Before they get carried away, the Christians now tuning into Jordan Peterson need to realize that this man is not the next C.S. Lewis. On the contrary, Jordan Peterson is the man C.S. Lewis warned them about. It’s not that I don’t understand why Christians are attracted to Peterson’s message of personal responsibility, especially as it is addressed to young men. For one thing, everything Alastair Roberts wrote in his recent essay is basically true. Peterson really is an effective communicator (though a better speaker than a writer), who could teach most pastors a thing or two about sermonizing. And Peterson has many admirable personal qualities, especially intellectual virtues but also compassion and a strong sense of justice.
More importantly, Peterson is addressing a real problem, one that the church is only starting to wake up to. We have all by now heard about the NEETs (“Not in Employment, Education, or Training”), the core of a growing massa damnata of poorly socialized young men whose anger and frustration make them ideal candidates for racist and misogynistic radicalization. These total dropouts are only the most extreme example of a larger “crisis of masculinity,” as more young men than ever seem mired in cycles of shame and self-gratification (whether through intoxication, pornography, or merely endless hours of video gaming). If it looks as though Peterson can help young men to become responsible, pro-social adults, no wonder many Christians are ready to embrace him.
It is too bad then that the backbone of his whole program is what C.S. Lewis called “the Great Sin.” Peterson is, in fact, precisely the character that Lewis describes in Mere Christianity, one of those teachers who,
“appeal to a boy’s Pride, or, as they call it, his self-respect, to make him behave decently: many a man has overcome cowardice, or lust, or ill-temper by learning to think that they are beneath his dignity—that is, by Pride.”
For Lewis, “to beat down the simpler vices” by means of Pride is a cure far worse than the disease. And this is precisely Peterson’s strategy throughout 12 Rules for Life.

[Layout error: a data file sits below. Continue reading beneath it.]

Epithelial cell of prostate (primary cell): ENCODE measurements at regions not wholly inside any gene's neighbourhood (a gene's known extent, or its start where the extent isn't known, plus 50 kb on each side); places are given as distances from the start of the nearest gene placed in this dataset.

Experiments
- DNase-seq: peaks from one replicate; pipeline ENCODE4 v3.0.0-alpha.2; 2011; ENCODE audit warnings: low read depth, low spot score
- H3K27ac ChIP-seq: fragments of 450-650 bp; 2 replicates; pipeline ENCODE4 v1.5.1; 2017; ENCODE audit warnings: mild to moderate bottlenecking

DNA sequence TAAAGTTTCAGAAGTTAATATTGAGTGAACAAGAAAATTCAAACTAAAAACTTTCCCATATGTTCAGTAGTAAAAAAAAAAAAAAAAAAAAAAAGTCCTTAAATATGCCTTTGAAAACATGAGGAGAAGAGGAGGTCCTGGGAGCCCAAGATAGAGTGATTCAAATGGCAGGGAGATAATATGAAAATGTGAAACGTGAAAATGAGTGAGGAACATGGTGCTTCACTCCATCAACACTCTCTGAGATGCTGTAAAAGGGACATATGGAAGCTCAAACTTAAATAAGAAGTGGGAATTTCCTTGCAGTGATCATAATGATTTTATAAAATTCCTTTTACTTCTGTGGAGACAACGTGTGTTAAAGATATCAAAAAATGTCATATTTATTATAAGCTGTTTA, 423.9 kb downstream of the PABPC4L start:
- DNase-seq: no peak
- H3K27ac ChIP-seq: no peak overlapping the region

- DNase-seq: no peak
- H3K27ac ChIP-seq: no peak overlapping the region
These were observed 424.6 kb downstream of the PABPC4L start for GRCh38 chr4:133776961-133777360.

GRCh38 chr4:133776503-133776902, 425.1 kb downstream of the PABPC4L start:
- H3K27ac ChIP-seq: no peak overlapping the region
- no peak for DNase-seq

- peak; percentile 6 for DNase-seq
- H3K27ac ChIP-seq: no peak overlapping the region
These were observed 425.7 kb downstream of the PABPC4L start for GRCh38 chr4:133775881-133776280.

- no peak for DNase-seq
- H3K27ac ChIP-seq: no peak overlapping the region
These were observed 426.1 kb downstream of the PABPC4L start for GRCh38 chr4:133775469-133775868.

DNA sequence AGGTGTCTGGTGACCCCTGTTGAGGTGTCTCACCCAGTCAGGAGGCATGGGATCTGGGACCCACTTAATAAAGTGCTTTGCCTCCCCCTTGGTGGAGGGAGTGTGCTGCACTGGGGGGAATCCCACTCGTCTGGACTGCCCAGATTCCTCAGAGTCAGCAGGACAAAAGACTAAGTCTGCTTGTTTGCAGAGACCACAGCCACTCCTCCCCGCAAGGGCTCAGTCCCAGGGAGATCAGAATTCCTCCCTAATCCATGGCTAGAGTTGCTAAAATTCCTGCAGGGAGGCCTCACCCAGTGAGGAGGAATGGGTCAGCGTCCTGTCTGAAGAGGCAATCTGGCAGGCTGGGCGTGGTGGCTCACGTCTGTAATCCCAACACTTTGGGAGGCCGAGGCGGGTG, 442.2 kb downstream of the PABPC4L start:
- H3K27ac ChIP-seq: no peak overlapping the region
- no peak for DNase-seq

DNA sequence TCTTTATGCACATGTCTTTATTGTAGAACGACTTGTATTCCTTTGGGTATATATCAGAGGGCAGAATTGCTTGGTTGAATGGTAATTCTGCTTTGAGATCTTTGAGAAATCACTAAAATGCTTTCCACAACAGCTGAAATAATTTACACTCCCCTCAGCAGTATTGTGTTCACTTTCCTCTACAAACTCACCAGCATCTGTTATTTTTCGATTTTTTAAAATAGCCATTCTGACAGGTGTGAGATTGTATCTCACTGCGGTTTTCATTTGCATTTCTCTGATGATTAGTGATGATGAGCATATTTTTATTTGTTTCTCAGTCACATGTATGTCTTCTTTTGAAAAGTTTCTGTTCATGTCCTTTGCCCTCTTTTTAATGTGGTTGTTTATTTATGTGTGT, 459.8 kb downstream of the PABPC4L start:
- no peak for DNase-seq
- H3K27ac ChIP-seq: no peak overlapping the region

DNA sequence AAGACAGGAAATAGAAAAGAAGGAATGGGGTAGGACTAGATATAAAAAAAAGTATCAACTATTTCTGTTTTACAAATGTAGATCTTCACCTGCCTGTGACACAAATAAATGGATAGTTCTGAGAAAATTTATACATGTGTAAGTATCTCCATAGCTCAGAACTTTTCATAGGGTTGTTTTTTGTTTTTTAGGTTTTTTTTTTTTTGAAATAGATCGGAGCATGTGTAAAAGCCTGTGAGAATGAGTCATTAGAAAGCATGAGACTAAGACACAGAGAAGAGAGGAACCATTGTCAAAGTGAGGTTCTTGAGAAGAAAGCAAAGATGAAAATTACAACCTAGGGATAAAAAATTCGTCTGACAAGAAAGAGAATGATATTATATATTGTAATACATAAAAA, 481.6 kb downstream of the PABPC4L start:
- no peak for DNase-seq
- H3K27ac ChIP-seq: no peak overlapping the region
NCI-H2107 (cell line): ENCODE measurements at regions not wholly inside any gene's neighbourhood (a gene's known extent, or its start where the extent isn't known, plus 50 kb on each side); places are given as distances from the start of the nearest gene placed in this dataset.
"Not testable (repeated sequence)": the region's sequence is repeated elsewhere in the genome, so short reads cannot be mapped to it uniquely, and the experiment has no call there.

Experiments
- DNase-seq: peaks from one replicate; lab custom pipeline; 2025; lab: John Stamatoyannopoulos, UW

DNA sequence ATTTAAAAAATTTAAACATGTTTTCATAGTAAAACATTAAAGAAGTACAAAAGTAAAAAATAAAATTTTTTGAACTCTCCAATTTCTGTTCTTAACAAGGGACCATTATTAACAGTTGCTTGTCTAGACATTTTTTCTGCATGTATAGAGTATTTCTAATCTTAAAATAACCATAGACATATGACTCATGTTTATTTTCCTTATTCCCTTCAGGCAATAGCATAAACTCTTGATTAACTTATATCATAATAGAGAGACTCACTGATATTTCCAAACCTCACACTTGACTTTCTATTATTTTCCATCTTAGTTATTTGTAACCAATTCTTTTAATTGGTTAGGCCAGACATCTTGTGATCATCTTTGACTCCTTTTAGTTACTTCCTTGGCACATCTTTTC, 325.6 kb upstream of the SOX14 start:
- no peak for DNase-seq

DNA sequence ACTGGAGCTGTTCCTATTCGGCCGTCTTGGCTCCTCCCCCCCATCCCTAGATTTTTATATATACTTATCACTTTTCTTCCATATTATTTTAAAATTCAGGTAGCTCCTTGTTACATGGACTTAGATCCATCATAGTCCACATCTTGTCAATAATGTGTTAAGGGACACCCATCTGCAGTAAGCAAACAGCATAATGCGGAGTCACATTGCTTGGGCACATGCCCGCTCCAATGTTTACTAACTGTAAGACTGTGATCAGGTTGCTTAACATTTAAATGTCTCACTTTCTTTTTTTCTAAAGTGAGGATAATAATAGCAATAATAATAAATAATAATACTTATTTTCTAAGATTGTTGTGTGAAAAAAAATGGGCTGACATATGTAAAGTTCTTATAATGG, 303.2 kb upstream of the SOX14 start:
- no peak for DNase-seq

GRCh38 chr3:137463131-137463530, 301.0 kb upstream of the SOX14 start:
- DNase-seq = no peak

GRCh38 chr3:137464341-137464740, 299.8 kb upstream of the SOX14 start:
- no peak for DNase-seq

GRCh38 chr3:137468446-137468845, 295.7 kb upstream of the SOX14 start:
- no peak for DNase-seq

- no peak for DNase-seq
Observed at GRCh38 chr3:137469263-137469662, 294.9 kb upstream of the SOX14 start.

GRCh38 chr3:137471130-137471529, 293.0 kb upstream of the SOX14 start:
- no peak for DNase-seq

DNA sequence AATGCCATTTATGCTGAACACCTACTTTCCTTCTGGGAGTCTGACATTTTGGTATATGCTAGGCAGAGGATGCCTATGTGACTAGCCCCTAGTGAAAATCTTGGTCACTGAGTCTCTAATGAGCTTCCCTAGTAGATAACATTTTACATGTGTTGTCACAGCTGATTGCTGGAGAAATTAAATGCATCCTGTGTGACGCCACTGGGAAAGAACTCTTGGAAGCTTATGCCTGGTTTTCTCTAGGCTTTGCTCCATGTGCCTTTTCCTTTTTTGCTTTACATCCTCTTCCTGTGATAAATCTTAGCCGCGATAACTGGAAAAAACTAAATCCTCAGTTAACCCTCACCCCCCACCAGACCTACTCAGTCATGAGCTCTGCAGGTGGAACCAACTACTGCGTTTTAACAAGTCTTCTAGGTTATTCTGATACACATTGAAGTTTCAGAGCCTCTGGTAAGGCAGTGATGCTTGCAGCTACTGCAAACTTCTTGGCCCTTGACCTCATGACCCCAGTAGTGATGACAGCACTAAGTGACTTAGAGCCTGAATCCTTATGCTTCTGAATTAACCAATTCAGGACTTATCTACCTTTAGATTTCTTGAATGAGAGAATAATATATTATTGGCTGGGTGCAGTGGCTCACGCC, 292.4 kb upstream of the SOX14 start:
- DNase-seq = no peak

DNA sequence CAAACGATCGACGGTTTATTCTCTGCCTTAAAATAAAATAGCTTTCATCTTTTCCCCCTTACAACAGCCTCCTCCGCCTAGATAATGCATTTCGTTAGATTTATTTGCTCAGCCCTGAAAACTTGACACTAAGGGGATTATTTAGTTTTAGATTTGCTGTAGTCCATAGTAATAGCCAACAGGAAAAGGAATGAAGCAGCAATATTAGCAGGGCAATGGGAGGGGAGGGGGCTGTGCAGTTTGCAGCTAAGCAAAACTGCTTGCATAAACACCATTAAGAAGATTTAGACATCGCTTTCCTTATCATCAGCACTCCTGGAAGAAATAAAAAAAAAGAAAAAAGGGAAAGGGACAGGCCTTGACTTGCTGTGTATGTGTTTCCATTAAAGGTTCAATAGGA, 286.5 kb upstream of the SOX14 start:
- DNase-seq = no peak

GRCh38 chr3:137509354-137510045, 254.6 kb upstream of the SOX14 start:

From the outset, Peterson’s advice revolves around status competition. In Rule 1 (“Stand up straight with your shoulders back.”), Peterson argues that human beings are just like lobsters in being hardwired for hierarchy:
If you slump around, with the same bearing that characterizes a defeated lobster, people will assign you a lower status, and the old counter that you share with crustaceans, sitting at the very base of your brain, will assign you a low dominance number.
So what does Peterson think you should do? You should act like a dominant, alpha lobster and assert yourself: “Quit drooping and hunching around. Speak your mind. Put your desires forward, as if you had a right to them—at least the same right as others.” As a man, you’ve won the game of life when you present yourself as “a successful lobster, and the most desirable females line up and vie for your attention.”
Peterson’s emphasis on status competition, reflects what Lewis says about Pride: “Pride is essentially competitive—is competitive by its very nature… Pride gets no pleasure out of having something, only out of having more of it than the next man.” For Peterson, all success is based on comparing favorably with others. And in fact, he has a whole Rule about social comparison—in which he scrambles to claw back some of his harsh words about beta lobsters. Because after all, most of us are beta lobsters compared to the Top-40 singer, the Pulitzer-winning novelist, the Olympic medalist, or the Fortune 500 CEO.
So in Rule 4 (“Compare yourself to who you were yesterday, not to who someone else is today.”), we learn about the “internal critical voice.” This is the inner monologue that speaks for our lobster brain. According to Peterson, it says things like, “The winners don’t take all, but they take most, and the bottom is not a good place to be. People are unhappy at the bottom. They get sick there, and remain unknown and unloved. They waste their lives there. They die there.”
Peterson doesn’t want us to listen to this voice. Don’t compare yourself to others, he says, at least not in ways you won’t win. Instead, he gives us a master class in envy, how to discount the status of others to make ourselves feel better. For example,
“Your colleague outperforms you at work. His wife, however, is having an affair, while your marriage is stable and happy. Who has it better? The celebrity you admire is a chronic drunk driver and bigot. Is his life truly preferable to yours?”1
When Peterson looks at the world through this lens of Pride, competition, and envy, he sees “every man for himself.” So if his “moral advice” sounds like he’s advocating for self-centeredness, it’s because he is:
What do you need and want from your friends and business partners? This is not a mere matter of what you should want. I’m not talking about what other people require of you, or your duties to them. I’m talking about determining the nature of your moral obligation, to yourself.
For Peterson, the foundation of moral judgment is the individual will: what is moral is reducible to what will most efficiently fulfill the individual’s desires.2 Any social dimension of morality is contractual and incidental.
This self-centered moral vision can take Peterson to dark places. Consider this modest proposal:
If you allowed your dark and unspoken desires for your partner, for example, to manifest themselves—if you were even willing to consider them—you might discover that they were not so dark, given the light of day. You might discover, instead, that you were just afraid and, so, pretending to be moral. You might find that getting what you actually desire would stop you from being tempted and straying.